Let’s talk Crossfit Open. Game Day is about having energy to perform. Today we are diving into timing, as it relates to the time of day you perform, what to do the night before, hydration, and all that good stuff to help you be your best.
Does nutrition timing matter? To most, not really. I mean it does, but there are so many more important factors to nail down before you need to worry about this. However, when it comes to eating for performance, game day, and maximizing your performance, it’s a different story.
So yes, timing matters to athletes. Because the situation and intensity is heightened in a competition, the small things can have a big impact.
Things to consider:
- Hydration. During the days prior to an event you want to pay special attention your hydration. Ideally, this is something you do daily, but the night prior you need to make sure you don’t go to bed thirsty. I like to make a plan for how much water I am going to drink and by what time so that I am not downing a bunch of water in the evening. I recommend stopping 2 hours before bed so you are not waking up in the middle of the night for a trip to the bathroom. The day of, continue to hydrate well; you may also consider adding in electrolytes like Nuun, coconut water or even adding a pinch of pink Himalayan salt to your water to ensure you are replenishing minerals too and actually hydrating yourself properly.
- Timing + meal size. A big meal might require 2-3 hours to be fully digested, while a small snack might require under 1 hour. Know the difference. Plan your day and your meals/snacks accordingly.
- Individuality matters. Don’t just take my word for it or copy what you see athletes doing on Instagram. If your favourite athlete eats PB&J sandwiches before competing, it doesn’t mean it will work for you. Everyone has different digestion rates and tolerance. I like to practice my nutrition in training so that come game day, there are no surprises, and I recommend this practice to all my athletes.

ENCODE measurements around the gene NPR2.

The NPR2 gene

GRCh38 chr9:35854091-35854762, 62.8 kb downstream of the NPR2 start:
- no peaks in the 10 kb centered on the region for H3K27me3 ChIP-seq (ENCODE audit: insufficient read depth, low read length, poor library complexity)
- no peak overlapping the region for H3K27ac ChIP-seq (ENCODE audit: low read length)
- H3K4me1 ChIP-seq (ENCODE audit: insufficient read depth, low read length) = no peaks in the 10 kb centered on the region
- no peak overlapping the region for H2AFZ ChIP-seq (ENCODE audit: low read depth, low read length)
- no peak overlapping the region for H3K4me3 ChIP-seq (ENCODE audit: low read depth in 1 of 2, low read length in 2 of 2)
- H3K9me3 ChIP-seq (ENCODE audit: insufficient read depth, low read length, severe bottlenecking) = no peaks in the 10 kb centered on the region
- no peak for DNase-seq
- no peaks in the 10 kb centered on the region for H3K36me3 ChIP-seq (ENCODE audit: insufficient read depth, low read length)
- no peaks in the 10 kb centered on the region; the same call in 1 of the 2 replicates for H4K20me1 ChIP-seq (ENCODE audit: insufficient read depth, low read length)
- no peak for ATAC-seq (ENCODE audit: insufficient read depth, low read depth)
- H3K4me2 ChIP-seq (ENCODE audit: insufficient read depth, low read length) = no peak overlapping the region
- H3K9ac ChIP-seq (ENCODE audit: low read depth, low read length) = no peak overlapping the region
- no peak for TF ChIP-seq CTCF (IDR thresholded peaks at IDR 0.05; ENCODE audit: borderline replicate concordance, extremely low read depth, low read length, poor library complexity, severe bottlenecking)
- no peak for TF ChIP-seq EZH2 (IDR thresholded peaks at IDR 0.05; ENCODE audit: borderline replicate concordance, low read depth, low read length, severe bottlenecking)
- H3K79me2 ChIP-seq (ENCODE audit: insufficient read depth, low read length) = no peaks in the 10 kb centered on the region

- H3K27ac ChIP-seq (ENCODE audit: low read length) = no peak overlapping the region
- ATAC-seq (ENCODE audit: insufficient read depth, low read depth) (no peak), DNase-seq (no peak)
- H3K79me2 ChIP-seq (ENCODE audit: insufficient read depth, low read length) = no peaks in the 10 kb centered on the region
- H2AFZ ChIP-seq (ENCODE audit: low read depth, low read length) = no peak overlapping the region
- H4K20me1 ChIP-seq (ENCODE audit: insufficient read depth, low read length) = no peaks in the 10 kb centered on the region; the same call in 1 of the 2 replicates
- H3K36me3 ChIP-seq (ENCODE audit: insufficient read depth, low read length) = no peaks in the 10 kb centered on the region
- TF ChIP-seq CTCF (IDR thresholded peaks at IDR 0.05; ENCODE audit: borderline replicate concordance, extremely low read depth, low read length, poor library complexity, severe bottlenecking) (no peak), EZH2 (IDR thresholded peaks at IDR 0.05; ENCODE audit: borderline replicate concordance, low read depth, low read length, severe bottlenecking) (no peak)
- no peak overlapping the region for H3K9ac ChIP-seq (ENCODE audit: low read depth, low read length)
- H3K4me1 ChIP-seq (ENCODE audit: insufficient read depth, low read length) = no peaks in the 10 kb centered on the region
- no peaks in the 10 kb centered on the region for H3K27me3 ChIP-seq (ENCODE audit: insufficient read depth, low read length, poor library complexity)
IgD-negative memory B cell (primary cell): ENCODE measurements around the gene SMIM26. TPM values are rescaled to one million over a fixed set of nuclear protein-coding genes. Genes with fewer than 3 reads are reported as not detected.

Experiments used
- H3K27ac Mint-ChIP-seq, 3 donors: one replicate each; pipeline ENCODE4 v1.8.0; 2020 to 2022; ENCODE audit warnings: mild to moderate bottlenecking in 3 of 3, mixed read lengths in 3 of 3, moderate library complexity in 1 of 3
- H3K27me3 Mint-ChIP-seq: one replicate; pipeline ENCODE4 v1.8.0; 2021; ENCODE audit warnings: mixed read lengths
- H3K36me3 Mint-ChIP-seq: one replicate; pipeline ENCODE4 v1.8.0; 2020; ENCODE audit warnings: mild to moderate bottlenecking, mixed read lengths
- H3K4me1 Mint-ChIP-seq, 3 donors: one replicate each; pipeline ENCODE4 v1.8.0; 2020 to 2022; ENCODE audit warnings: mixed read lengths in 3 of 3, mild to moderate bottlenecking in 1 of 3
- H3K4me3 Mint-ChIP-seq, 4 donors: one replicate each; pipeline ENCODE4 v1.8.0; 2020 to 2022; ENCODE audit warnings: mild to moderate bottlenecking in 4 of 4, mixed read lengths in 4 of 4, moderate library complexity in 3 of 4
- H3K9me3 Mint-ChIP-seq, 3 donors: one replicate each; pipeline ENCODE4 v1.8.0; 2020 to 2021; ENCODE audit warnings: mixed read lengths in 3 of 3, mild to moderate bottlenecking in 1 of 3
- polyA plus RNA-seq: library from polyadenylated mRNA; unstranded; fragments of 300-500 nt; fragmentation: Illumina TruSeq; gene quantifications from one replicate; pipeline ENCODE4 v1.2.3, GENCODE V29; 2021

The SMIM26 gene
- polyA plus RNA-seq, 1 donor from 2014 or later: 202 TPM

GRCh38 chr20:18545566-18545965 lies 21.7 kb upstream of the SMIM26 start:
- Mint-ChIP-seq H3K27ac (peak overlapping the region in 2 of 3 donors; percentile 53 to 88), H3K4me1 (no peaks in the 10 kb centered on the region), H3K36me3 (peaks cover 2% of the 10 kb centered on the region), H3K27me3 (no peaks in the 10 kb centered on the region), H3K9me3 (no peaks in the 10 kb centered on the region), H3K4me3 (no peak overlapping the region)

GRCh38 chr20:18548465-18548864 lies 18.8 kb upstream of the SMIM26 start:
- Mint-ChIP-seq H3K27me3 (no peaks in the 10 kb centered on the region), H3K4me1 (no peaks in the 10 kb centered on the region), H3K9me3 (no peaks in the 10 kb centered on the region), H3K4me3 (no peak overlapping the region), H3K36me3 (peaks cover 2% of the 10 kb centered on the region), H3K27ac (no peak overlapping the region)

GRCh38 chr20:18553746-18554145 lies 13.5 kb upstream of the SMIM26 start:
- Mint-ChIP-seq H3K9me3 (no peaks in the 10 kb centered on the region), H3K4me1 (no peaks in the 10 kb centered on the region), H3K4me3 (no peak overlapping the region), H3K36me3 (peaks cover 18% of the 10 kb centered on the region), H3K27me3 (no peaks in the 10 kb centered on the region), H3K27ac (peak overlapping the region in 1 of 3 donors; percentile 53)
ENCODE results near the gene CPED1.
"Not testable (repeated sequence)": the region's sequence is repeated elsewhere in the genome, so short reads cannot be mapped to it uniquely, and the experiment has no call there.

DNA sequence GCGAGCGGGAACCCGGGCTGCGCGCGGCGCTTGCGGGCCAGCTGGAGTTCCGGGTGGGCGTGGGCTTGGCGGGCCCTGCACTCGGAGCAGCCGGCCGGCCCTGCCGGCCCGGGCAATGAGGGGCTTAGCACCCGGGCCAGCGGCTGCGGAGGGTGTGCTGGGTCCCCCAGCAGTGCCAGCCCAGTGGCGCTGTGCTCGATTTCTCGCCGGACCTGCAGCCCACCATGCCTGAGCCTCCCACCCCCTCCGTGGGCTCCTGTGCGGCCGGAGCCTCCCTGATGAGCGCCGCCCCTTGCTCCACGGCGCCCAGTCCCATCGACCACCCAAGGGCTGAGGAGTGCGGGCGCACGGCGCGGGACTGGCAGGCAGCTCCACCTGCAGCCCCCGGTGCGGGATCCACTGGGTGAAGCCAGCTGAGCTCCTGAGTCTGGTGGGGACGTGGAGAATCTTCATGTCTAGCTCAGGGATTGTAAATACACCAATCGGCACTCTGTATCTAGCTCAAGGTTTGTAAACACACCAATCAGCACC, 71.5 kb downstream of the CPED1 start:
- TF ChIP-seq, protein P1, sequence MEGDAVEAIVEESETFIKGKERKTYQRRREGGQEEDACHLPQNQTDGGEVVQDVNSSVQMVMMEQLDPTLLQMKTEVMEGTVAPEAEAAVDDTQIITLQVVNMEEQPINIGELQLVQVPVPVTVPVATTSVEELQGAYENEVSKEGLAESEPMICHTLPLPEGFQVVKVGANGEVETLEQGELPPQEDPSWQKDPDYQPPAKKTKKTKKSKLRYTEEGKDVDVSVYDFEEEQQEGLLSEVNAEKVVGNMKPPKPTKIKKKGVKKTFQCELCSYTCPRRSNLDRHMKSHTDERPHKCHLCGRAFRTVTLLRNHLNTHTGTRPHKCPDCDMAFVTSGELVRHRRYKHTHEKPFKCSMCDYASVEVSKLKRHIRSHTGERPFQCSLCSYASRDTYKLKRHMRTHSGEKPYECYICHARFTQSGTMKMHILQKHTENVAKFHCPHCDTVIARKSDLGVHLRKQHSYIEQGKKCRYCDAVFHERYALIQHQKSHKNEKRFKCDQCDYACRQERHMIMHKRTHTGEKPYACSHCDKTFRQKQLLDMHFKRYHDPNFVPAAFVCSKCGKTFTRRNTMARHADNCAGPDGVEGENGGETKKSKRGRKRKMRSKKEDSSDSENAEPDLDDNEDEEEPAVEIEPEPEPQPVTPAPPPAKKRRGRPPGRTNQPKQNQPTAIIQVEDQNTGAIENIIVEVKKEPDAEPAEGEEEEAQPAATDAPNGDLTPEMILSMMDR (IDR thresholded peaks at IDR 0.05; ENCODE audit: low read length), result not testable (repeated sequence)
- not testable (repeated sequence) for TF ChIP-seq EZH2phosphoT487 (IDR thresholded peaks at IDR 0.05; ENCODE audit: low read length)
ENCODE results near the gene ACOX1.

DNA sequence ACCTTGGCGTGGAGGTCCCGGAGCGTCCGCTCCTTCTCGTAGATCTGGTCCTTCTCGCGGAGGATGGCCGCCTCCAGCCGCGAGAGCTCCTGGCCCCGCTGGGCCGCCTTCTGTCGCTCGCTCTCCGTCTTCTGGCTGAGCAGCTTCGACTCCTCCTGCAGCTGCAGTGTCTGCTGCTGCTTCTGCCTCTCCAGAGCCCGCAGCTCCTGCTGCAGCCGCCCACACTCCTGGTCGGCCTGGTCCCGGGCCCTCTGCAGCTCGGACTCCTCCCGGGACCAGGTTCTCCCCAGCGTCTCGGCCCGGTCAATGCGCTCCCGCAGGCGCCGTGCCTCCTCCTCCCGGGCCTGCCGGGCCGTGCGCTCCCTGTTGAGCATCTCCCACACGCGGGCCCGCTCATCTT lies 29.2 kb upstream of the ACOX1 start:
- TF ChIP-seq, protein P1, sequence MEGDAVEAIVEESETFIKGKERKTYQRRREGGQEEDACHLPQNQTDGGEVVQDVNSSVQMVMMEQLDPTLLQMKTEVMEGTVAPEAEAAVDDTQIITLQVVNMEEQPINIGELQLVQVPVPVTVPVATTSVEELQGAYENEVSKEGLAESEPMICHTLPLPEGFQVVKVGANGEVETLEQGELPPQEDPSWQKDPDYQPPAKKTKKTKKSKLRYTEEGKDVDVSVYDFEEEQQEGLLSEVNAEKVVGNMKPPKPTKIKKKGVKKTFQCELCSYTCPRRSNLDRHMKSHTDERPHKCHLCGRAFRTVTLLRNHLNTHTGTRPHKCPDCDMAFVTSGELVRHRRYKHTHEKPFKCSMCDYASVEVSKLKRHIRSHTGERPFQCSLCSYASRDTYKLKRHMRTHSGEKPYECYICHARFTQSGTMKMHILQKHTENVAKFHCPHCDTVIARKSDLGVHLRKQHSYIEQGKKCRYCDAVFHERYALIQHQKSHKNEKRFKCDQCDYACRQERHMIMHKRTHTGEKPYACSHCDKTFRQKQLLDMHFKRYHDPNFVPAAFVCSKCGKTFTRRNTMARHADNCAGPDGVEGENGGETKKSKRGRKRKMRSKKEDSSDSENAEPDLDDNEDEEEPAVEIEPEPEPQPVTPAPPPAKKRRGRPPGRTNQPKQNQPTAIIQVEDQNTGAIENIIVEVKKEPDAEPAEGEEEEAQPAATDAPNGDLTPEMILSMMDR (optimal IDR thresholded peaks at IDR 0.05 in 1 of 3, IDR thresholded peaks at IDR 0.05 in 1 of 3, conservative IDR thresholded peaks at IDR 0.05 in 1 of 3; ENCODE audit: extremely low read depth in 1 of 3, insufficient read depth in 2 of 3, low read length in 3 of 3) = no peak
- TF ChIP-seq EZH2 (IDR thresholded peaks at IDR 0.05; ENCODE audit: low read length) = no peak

- On that note, don’t order and try new supplements right now!
- Simple sugar vs more complex carbs. How quickly you digest a food matters. Simple sugars like sugary breakfast cereals, gatorade or sour patch candies are nice if you need something quick, like half an hour before go time, but you have to be mindful of foods that can quickly raise your blood sugar as a drop will follow too.
- Some foods are easier to digest than others. See our previous blog on pre-workout nutrition for more specific suggestions: https://powerupnutrition.ca/pre-workout-nutrition/ Close to go time, like 2 hours or less, stick to lower fibre and lower fat options as both can slow down digestion and no one likes a rumbly stomach while out on a run or doing burpees.
The day prior:
- Focus on hydration.
- Increase carbs. Carbs are your friend for performance and we fill our glycogen tank the day prior. How many extra carbs you should consume depends on many factors and should be discussed with your coach. It could be anywhere from adding 25g to adding 100g, depending on your specific goals and what you are currently eating.
- Increase carbs specifically at dinner time. This could be done with a re-feed or by replacing some of your daily protein/fat for extra carbs to keep the calorie balance. Again, this will be athlete specific.
- Don’t go to bed hungry or thirsty. A bed time snack 1.5 to 2hrs before works for most; I like to have my go-to bed time oats every night before bed.
Game Day & Adjusting your nutrition depending on time of day: